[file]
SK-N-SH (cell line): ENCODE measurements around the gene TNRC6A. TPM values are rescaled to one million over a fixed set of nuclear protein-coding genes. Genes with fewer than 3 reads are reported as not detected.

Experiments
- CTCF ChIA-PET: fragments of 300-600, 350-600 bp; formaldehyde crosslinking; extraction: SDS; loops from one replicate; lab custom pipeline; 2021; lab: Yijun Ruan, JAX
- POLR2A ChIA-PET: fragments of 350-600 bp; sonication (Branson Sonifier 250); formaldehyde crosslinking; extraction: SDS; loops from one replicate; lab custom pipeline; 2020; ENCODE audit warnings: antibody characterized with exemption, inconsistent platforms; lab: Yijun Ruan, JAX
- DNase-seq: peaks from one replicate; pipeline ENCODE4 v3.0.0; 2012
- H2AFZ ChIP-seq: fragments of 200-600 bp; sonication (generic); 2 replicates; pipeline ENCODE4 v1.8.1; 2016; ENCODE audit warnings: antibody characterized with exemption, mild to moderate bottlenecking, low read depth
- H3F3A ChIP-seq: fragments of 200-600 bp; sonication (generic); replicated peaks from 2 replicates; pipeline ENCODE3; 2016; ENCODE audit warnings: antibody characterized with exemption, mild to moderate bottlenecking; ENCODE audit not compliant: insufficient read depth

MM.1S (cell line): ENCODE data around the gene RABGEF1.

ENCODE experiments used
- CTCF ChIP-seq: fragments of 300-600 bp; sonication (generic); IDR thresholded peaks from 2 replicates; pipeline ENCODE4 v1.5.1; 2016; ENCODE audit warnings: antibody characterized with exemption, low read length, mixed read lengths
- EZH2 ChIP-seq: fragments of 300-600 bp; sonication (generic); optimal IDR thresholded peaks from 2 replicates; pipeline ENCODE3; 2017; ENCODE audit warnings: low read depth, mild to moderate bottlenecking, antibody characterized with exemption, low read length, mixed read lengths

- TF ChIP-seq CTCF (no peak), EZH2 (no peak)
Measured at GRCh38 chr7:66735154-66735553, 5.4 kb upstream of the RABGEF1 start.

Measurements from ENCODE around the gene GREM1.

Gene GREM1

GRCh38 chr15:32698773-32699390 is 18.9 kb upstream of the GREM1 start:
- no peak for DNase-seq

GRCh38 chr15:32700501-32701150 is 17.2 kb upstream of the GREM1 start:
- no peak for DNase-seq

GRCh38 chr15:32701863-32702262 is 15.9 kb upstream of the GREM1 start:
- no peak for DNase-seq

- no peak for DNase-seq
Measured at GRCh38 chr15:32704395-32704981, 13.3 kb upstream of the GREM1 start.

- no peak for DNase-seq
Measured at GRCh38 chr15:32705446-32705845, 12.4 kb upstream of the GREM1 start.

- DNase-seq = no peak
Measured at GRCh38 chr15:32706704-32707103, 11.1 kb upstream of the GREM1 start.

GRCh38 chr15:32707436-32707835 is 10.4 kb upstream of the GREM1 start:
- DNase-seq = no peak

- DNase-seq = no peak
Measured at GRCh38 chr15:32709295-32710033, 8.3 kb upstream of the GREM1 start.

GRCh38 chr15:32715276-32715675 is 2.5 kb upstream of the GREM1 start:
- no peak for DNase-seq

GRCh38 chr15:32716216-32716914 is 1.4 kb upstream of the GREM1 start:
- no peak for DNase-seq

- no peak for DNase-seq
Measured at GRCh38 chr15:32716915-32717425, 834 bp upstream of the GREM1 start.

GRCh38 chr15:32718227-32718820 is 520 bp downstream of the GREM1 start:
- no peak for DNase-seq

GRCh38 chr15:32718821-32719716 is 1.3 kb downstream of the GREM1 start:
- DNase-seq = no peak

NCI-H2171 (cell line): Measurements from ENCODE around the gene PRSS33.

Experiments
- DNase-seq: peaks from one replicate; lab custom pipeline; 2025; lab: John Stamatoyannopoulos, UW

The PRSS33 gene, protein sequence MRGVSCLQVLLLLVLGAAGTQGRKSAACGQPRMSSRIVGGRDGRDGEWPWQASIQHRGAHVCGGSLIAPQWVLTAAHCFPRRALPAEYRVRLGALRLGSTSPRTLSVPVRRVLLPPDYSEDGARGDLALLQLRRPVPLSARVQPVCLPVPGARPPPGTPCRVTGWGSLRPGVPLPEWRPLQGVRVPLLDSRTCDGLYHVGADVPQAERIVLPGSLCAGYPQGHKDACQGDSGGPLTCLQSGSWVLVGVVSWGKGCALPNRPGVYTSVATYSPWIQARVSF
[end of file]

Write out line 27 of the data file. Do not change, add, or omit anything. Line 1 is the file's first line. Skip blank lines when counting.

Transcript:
Measured at GRCh38 chr15:32706704-32707103, 11.1 kb upstream of the GREM1 start.